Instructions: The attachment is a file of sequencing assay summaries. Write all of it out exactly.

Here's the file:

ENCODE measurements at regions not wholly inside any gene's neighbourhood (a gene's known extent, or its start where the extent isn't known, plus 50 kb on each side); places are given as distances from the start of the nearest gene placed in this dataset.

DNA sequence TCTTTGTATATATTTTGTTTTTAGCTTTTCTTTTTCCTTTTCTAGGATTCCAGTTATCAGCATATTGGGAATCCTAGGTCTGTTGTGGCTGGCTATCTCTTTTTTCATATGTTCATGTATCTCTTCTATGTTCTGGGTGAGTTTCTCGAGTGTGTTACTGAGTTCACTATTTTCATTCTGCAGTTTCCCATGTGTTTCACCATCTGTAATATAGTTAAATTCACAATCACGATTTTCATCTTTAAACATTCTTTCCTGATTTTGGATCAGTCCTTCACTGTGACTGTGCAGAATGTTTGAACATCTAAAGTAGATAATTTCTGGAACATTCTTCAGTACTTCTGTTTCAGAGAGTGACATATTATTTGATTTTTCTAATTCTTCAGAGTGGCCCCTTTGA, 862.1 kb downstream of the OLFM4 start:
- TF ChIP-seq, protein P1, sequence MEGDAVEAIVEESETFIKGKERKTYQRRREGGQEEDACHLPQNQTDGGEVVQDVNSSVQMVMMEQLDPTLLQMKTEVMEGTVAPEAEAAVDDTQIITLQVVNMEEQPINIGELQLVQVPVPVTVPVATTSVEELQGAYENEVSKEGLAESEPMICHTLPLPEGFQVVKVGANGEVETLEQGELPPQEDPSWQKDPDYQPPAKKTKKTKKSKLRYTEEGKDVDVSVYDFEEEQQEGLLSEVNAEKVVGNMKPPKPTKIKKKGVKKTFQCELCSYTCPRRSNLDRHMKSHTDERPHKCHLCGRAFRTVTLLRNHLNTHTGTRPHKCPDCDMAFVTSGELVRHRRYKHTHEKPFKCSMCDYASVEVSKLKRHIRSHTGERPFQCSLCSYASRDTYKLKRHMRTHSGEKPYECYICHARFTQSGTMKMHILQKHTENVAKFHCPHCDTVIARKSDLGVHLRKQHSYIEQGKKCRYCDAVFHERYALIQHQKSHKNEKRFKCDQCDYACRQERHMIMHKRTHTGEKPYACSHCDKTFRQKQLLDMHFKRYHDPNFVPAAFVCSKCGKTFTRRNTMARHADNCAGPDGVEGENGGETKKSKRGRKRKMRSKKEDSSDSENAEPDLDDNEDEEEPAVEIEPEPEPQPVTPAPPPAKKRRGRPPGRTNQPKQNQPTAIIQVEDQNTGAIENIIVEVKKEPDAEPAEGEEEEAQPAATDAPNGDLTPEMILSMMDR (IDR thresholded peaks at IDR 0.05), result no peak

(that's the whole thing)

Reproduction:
ENCODE measurements at regions not wholly inside any gene's neighbourhood (a gene's known extent, or its start where the extent isn't known, plus 50 kb on each side); places are given as distances from the start of the nearest gene placed in this dataset.

DNA sequence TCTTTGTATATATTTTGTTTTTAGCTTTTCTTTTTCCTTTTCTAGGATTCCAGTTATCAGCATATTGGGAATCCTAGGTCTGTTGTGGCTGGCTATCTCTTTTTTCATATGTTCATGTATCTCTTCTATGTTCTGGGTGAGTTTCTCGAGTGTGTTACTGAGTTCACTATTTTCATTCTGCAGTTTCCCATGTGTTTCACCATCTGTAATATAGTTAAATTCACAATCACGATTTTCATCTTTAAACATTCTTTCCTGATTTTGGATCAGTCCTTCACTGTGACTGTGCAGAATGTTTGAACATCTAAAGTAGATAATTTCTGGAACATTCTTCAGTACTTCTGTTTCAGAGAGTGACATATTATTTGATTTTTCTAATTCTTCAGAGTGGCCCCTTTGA, 862.1 kb downstream of the OLFM4 start:
- TF ChIP-seq, protein P1, sequence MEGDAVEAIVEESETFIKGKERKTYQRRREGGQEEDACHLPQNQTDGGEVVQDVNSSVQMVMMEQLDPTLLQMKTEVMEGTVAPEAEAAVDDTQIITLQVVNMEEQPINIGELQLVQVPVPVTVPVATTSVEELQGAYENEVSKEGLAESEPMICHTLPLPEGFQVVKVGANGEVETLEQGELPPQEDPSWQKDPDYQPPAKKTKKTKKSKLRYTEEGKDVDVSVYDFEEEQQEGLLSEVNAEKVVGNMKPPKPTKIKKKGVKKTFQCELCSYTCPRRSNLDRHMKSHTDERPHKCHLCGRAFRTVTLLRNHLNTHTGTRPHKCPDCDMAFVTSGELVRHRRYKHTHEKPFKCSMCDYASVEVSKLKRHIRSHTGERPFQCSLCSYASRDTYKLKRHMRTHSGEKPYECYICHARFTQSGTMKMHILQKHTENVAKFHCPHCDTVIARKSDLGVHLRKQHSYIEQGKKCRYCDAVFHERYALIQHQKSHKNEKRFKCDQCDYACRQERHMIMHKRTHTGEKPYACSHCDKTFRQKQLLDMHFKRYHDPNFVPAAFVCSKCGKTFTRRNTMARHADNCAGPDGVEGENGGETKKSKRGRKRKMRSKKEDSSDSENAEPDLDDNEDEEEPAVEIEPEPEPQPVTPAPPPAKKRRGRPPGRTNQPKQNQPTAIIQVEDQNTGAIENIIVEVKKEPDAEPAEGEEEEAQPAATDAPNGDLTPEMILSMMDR (IDR thresholded peaks at IDR 0.05), result no peak